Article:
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A Billion-Dollar Gold Scam and The Mysterious Fall Of The Geologist Behind It From a Helicopter

Samples run by U.S. mining company Freeport-McMoRan showed no traces of gold.
Cover Image Source: Representative Image | Pexels | Mine | Tom Fisk
Cover Image Source: Representative Image | Pexels | Mine | Tom Fisk

A land laden with so-called gold, three men, and a billion-dollar gold scam forever etched on investors' minds is none other than the Bre-X scam. The story was later made into a film in 2016 titled, "Gold", starring Matthew McConaughey, Édgar Ramírez, and Bryce Dallas Howard. The story already had enough enigma surrounding it, however, it gave people even more to talk about, when the mining company's chief geologist Michael de Guzman boarded a helicopter flight to a remote jungle site in Indonesia, a place he had traveled several times before, where he had reported finding the large gold site. However, on the morning of 19 March 1997, Guzman failed to arrive. As per reports, just 20 minutes into the journey, a rear door on the left-hand side of the helicopter opened, and Michael de Guzman allegedly fell into the dense foliage below.


The CEO later said that de Guzman had taken his own life after being diagnosed with hepatitis B and exhausted from fighting recurring Malaria. Canadian journalist Suzanne Wilton recently flew to the Calgary Herald to investigate De Guzman's death and later spoke to BBC about it. "I was sent halfway around the world...This story has haunted me ever since," she told the publication.

The story began with a Dutchman, John Felderhof, claiming that the remote site in Busang, in the province of East Kalimantan on the island of Borneo was an unchartered mine that he wanted to get to. In 1993, Felderhold struck a deal with David Walsh, who was the CEO of Bre-X Minerals. Felderhof later started ground operation with the help of fellow geologist and friend de Guzman. For the next three years, the work continued. The estimated amount of gold there grew like anything, as did the number of investors. The company which was eventually valued at C$6bn (US$4.4bn; £3.5bn), drew in billions of dollars of investments even from many Canadian individuals from small towns. However, the hype surrounding the gold rush was never aimed at standing the test of time. In early 1997, Indonesia's then-government ruled that such a small company should not be allowed to reap all rewards. They soon decided to join in and invited the U.S. company Freeport-McMoRan to take charge of the mining project. Upon, fresh investigations run by the Freeport-McMoRan, the results were shocking! The samples showed no traces of gold. This went on to prove cataclysmic for the investors.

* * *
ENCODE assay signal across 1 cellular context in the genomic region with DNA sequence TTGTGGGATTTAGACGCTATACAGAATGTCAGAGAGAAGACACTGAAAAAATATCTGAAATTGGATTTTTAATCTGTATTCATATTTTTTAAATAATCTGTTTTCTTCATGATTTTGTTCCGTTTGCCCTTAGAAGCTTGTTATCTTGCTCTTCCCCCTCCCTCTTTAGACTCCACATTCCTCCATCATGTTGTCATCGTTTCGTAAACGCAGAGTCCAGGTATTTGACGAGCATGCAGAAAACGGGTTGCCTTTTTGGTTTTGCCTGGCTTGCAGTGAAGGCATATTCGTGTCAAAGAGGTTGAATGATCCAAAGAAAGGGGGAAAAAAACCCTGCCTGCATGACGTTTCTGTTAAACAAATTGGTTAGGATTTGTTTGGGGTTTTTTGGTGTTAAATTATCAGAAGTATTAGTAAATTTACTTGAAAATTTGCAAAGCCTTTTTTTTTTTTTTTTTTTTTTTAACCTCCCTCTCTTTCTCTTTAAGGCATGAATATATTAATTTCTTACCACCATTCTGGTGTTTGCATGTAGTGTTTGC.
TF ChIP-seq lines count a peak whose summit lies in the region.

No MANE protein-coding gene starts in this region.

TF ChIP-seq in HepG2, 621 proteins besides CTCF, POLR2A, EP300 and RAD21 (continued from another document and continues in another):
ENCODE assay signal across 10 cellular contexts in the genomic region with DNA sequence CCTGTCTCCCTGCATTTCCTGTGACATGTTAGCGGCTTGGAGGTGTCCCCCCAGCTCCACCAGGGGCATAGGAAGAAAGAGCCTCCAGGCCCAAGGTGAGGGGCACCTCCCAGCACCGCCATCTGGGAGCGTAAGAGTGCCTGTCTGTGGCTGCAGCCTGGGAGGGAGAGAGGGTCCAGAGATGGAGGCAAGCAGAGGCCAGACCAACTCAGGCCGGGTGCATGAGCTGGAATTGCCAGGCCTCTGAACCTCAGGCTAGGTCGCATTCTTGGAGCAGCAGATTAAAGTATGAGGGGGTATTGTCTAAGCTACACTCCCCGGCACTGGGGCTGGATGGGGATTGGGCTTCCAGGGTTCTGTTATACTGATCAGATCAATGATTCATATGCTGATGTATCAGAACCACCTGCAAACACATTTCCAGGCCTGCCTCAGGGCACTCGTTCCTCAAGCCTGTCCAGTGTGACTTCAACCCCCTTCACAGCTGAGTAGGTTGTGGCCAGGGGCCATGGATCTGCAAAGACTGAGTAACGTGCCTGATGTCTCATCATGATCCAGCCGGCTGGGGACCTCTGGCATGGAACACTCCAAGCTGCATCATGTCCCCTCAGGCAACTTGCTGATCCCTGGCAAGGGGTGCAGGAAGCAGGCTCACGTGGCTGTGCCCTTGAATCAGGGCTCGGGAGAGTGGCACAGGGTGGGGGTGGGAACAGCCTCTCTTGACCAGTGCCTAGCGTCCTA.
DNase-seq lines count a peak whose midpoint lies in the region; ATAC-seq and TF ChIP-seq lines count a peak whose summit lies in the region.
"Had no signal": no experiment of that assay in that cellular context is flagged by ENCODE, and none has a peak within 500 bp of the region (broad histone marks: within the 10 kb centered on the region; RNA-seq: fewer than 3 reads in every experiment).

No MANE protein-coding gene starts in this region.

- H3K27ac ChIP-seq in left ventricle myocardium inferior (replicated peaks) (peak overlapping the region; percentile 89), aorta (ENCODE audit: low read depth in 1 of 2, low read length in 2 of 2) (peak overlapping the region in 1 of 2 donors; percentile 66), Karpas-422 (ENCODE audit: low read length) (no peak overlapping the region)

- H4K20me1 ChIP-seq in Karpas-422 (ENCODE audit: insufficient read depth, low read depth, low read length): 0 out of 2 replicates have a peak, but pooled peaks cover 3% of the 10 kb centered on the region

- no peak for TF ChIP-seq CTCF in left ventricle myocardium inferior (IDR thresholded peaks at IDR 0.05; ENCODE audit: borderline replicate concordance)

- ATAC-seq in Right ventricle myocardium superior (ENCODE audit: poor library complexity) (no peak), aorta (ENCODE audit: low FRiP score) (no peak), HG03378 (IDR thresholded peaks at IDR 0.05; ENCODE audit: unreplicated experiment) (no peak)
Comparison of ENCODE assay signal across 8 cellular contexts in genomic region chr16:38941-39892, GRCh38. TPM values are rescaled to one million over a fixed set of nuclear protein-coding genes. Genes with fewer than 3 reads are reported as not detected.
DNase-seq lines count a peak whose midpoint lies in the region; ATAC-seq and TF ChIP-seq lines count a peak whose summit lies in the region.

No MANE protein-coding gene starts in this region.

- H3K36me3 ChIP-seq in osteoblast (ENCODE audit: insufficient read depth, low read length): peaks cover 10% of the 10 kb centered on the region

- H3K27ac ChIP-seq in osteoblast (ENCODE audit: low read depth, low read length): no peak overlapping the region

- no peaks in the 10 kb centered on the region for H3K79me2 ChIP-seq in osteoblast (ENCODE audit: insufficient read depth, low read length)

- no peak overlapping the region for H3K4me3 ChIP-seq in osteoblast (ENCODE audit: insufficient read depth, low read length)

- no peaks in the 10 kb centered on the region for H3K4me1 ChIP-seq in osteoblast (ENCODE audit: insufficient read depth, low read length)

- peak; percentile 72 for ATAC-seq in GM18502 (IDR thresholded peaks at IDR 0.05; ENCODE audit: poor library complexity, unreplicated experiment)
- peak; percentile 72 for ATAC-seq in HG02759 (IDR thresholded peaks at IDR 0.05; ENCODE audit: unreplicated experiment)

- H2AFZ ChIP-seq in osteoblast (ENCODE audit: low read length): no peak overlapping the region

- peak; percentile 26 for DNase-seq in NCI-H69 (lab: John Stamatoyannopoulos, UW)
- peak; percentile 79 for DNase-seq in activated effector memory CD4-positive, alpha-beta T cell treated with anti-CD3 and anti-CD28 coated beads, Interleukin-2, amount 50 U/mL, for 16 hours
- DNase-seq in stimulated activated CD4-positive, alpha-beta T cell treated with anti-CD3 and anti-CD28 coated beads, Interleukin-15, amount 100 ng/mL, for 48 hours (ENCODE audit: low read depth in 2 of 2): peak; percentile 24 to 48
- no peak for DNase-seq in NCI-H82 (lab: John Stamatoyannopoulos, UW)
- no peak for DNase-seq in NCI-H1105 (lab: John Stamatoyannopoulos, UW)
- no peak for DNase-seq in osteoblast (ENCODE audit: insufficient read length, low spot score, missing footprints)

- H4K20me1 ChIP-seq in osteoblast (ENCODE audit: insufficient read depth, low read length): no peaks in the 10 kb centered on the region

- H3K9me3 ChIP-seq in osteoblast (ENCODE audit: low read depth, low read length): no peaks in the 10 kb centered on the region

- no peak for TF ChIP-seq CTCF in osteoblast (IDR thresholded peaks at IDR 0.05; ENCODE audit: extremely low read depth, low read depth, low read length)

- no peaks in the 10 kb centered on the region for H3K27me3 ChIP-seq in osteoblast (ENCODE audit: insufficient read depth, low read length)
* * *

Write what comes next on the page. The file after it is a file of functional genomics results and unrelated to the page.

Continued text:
Soon, Walsh and Felderhof were informed of the new data by Freeport-McMoRan. They instructed de Guzman, who was at a convention in Toronto, to return to Busang to meet the Freeport-McMoRan team to explain. De Guzman later traveled from Canada via Singapore where he spent time with his wife and kids for the last time.

According to Canadian journalist Jennifer Wells, De Guzman spent the last evening in Balikpapan city located 161 KM south of Busang mine. The coming morning, de Guzman along with Bre-X Minerals' employee Rudy Vega traveled by helicopter to Samarinda, another city closer to Busang. This is where he bid farewell to Vega and boarded a helicopter to travel to the mine however he soon made an unusual stop. He requested a stop-off at Samarinda—was odd as he would normally fly direct. By 10:30 local time on 19 March 1997, de Guzman was dead. His suicide note was later found on the helicopter. It took another week for the scam to be completely unveiled and soon the company was in ashes.

Walsh later died from a stroke in 1998 and a Canadian judge ruled that Felderhof had been unaware of the whole issue, and found him not guilty. However, there is still chatter surrounding de Guzman's death. It was later found that Guzman had spelled out his wives' names incorrectly in the suicide note, which raised suspicion.


Other sources said that Guzman's body found in the jungle had marks around his neck suggesting that he had died by strangulation. Even today, people raise their eyebrows when they hear the story of de Guzman, while his son believes that his father is still alive.